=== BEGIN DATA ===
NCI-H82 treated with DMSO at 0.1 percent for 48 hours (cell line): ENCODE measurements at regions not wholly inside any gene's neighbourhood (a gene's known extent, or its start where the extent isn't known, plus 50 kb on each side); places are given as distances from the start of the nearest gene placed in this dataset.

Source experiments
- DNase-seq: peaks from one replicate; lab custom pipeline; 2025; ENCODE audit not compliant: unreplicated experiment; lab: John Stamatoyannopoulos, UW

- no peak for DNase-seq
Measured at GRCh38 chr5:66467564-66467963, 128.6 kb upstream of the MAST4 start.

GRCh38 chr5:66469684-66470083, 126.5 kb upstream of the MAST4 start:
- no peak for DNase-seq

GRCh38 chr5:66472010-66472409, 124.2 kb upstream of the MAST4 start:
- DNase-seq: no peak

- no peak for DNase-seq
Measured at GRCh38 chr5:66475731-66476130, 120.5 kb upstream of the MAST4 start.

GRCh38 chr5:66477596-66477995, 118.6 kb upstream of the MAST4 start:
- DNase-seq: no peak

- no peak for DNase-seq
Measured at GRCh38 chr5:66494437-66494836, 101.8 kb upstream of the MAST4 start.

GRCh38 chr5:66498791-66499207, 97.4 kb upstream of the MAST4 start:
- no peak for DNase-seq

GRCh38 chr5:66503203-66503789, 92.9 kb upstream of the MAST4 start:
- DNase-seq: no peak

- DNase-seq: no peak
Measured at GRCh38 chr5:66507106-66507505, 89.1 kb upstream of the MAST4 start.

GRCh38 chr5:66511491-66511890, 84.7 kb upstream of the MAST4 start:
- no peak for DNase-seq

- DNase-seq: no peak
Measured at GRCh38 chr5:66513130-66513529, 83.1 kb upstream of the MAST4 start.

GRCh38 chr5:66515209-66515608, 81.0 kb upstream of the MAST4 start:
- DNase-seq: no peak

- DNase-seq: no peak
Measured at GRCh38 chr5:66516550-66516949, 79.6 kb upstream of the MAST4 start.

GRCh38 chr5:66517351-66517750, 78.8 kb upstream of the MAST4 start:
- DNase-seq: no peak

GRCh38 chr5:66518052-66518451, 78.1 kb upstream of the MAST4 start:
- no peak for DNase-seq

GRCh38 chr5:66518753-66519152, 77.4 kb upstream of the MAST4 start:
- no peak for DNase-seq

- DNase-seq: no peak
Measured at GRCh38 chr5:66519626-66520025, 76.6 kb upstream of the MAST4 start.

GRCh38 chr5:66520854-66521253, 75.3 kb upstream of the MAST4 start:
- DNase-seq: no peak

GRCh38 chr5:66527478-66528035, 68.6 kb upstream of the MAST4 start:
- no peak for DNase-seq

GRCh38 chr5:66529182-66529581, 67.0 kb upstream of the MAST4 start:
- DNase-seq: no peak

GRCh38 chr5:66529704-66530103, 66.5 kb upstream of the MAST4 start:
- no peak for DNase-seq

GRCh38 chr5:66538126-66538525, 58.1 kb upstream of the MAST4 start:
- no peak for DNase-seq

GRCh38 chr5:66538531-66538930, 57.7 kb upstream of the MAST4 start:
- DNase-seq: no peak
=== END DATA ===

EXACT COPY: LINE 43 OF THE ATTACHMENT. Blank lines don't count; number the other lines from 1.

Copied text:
- DNase-seq: no peak